If scrambling around on steep, sunbaked, cactus-infested rocky slopes sounds appealing, then chukar hunting is for you. These small but tasty game birds, also called chukar partridge, are native to Asia, but have been introduced to many areas of dry, rocky habitat around the globe. There are no native partridges in North America, but several have been introduced. Chukar partridges (Alectois chukar) were first released on this continent in 1893, and since then a million of these birds have been introduced into most US states and six of 10 Canadian provinces. The introductions to the western US were very successful, and the source of many releases in the 1950s was the big flocks of chukars now in Washington and Oregon. However, BC is the only Canadian province where the species took hold. Even in BC, chukars did not establish widely, despite numerous attempts in many areas, including Vancouver Island. They are found in healthy numbers only in the driest parts of the southern interior, particularly the Thompson and Okanagan valleys. They have established best on low-elevation slopes of the Thompson River valley from Kamloops to Lytton, but keen bird watchers and bird hunters may be able to find them in the south Okanagan and Similkameen valleys.
BC hosts only one chukar species, but these birds are from a large and complex group of similar-looking game bird species of Europe and Asia. The native range of the chukar species now in BC is a large area across southern Asia, from Turkey to Nepal and northern China.
Chukars are attractive and distinctive birds and there is little sexual dimorphism. That is, both sexes look alike. They are the size of a small chicken, weighing a bit more than half a kilogram, with a chunky, grey-brown body, bold white and black bars on the wings, a white gorget (throat patch) with a striking black line from each eye that joins in a V on their chest. The skin on their legs is reddish, as it is on many of their cousins, including the European red-legged partridge. Chukars are so named thanks to their raspy, squawking call, especially when alarmed, something like: chuck, chuck, chuck … chu-kar, chu-KAR.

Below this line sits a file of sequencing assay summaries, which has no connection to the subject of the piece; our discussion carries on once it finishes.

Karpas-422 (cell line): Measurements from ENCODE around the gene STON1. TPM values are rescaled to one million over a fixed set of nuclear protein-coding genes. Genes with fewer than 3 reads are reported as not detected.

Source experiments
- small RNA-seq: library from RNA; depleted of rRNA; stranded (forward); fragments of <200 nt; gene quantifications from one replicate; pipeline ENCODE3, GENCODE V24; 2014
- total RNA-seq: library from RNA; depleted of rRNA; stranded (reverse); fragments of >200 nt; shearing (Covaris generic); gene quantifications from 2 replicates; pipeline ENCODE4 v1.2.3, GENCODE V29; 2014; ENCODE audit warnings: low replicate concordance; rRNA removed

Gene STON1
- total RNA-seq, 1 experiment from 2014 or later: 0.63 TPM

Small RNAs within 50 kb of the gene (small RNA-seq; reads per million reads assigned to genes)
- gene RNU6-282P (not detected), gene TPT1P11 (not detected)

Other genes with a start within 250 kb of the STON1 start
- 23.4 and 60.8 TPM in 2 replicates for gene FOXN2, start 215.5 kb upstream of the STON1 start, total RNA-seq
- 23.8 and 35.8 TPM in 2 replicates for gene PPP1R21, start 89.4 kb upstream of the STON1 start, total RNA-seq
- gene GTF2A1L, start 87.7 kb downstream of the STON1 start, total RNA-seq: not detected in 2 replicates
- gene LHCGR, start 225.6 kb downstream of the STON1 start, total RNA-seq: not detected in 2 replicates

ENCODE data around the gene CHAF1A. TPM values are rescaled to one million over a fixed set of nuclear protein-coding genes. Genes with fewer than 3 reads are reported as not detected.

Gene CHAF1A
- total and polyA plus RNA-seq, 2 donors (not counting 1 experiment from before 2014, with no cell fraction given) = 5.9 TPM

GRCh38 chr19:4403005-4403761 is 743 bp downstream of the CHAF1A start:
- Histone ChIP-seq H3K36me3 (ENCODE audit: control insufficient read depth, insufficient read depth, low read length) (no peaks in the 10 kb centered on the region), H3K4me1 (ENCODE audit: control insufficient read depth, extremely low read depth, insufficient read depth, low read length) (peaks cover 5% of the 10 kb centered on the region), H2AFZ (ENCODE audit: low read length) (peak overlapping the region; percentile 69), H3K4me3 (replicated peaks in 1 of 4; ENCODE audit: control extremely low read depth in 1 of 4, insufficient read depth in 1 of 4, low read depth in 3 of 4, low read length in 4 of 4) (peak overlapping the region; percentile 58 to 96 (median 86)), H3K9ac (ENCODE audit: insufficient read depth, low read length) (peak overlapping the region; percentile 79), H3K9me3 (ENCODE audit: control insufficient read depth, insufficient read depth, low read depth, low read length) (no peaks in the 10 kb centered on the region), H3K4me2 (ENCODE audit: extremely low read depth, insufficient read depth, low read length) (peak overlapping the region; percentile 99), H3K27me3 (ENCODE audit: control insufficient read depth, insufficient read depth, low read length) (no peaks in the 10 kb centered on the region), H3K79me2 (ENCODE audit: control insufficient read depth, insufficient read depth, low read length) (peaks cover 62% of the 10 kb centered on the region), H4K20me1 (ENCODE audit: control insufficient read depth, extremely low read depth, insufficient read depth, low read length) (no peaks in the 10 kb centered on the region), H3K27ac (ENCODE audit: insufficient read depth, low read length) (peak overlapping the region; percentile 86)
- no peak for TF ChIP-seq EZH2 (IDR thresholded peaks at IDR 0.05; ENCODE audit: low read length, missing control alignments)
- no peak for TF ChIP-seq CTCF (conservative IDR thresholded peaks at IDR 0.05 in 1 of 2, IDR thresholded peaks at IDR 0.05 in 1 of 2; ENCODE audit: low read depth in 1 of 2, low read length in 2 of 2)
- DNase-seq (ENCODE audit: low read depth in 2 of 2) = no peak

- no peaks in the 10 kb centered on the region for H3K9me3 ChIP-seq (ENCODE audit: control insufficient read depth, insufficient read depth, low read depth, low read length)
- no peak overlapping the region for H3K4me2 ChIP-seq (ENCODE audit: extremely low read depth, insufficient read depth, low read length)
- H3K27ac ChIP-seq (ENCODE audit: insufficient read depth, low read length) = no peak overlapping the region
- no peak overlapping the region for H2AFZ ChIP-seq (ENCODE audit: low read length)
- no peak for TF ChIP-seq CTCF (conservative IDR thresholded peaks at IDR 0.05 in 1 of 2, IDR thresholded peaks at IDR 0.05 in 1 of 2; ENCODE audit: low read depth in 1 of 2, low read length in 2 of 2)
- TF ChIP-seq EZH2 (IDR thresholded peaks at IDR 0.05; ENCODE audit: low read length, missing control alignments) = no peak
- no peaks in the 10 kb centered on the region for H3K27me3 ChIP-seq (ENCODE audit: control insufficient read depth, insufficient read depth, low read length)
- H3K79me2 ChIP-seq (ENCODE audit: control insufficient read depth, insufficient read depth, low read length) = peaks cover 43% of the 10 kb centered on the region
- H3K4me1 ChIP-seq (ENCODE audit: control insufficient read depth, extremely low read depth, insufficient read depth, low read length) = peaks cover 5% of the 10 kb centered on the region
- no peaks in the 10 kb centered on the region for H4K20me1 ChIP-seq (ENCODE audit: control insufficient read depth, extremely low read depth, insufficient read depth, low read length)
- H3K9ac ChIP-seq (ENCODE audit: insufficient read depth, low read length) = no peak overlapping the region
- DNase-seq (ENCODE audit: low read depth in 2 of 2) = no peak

Chukar breeding season is in the spring and the pairs are monogamous. A chukar nest is a simple depression in the ground, lined with feathers and dry grass, located under an overhanging rock or a dense shrub for cover. The clutch size can be huge, up to 20 eggs, although normally it’s closer to 10. Incubation takes about three weeks, mostly done by the female. The chicks are precocious, able to move about on their own and feed soon after hatching, and they are getting ready to fly at only two weeks old. They are full grown by September. These hardy little birds can live 10 years.
Unlike many birds, chukars spend most of their time on the ground. The food of adult chukars is primarily the seeds and leaves of whatever grasses, forbs and low-growing shrubs are nearby. They really like the seeds of cheat grass (Bromus tectorum), which is an invasive plant from Asia that is now widespread in BC. Insects are also on the menu, particularly for young chukars because their rapid growth requires high-quality protein. When alarmed, chukars prefer to run away, but burst into noisy flight when the threat is close. However, these flights are short, and they are soon running on the ground again. So, this species is likely not the “partridge in a pear tree” from the Twelve Days of Christmas.
Gallinaceous (chicken-like) birds have called Asia home for many millions of years, and chukars and other partridges have a long, and successful, evolutionary history. In fact, chukar chicks may be helping us to understand a piece of evolution. While in training for flight in their third week of life, they often practice what’s called wing-assisted incline running, which involves running up very steep slopes while pushing and flapping their underdeveloped wings, and so propel themselves faster than using legs alone. This behaviour is particularly well studied with chukar chicks and some scientists think that it is a clue to the evolution of flight that started with dinosaurs and led to modern birds.
So, at home in a habitat that many humans would consider unappealing, this colourful little game bird is attracting interest from sportsmen and scientists alike.
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